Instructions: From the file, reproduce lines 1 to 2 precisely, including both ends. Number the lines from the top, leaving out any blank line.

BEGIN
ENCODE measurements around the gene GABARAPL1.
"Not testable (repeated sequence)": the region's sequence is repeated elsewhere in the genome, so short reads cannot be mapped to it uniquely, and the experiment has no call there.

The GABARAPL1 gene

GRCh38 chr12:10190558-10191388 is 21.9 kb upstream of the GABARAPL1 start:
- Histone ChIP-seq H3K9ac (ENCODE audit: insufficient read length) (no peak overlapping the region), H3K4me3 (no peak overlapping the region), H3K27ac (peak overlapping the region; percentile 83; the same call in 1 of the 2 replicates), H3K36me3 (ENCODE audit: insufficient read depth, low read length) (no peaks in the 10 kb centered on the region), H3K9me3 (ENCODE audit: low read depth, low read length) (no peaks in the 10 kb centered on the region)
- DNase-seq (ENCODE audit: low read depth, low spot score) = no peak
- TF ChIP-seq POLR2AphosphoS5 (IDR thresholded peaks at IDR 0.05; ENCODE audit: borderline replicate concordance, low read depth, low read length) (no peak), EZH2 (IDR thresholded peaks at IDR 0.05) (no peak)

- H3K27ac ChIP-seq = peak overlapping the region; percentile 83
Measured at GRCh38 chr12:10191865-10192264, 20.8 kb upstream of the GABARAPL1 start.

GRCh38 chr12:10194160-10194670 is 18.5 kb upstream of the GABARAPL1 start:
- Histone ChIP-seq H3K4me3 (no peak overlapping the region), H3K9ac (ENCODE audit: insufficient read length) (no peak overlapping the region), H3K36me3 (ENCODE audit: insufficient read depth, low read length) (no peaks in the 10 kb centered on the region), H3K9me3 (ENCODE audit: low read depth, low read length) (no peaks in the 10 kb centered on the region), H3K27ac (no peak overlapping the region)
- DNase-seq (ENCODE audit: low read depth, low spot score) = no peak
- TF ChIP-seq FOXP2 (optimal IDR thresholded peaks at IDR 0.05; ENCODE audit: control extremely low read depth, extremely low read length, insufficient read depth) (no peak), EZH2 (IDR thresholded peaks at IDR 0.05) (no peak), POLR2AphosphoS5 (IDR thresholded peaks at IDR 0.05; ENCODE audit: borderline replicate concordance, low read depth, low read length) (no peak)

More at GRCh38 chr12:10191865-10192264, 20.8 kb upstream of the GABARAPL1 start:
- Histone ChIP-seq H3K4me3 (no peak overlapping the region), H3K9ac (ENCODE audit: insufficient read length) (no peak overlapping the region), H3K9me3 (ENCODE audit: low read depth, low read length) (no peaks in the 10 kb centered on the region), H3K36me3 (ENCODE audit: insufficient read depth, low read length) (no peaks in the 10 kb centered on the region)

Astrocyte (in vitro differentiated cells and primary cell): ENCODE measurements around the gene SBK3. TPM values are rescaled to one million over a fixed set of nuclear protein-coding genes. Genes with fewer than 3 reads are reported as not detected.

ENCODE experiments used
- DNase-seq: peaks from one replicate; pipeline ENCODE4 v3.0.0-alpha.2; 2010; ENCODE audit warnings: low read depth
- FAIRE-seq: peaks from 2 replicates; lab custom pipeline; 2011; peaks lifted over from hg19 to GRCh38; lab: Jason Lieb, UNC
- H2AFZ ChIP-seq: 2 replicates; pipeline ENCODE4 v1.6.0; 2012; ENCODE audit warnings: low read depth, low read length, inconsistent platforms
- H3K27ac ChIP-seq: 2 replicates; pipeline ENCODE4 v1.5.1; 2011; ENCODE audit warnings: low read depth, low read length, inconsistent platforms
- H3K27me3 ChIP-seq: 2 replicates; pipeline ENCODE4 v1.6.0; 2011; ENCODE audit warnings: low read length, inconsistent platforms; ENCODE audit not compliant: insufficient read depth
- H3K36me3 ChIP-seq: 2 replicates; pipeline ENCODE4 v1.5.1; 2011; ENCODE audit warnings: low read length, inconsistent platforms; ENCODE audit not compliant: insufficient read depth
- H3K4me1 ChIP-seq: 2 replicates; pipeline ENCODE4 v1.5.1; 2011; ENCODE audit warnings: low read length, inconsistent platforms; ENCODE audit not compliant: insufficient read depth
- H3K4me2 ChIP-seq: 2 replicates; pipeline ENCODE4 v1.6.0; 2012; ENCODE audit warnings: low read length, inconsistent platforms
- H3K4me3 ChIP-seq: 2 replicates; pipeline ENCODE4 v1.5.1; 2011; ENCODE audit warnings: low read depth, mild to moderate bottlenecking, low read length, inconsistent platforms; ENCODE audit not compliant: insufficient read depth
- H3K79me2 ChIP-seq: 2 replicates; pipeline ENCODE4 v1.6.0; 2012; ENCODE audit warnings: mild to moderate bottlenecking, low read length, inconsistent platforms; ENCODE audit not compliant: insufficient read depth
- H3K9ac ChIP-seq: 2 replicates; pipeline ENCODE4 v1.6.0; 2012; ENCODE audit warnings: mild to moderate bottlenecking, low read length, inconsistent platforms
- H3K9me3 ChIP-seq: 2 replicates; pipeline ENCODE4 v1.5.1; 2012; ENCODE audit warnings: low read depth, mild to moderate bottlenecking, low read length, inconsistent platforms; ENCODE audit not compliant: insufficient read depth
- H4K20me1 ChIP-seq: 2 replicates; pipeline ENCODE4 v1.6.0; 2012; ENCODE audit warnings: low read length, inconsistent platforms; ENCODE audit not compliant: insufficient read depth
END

ENCODE measurements around the gene GABARAPL1.
"Not testable (repeated sequence)": the region's sequence is repeated elsewhere in the genome, so short reads cannot be mapped to it uniquely, and the experiment has no call there.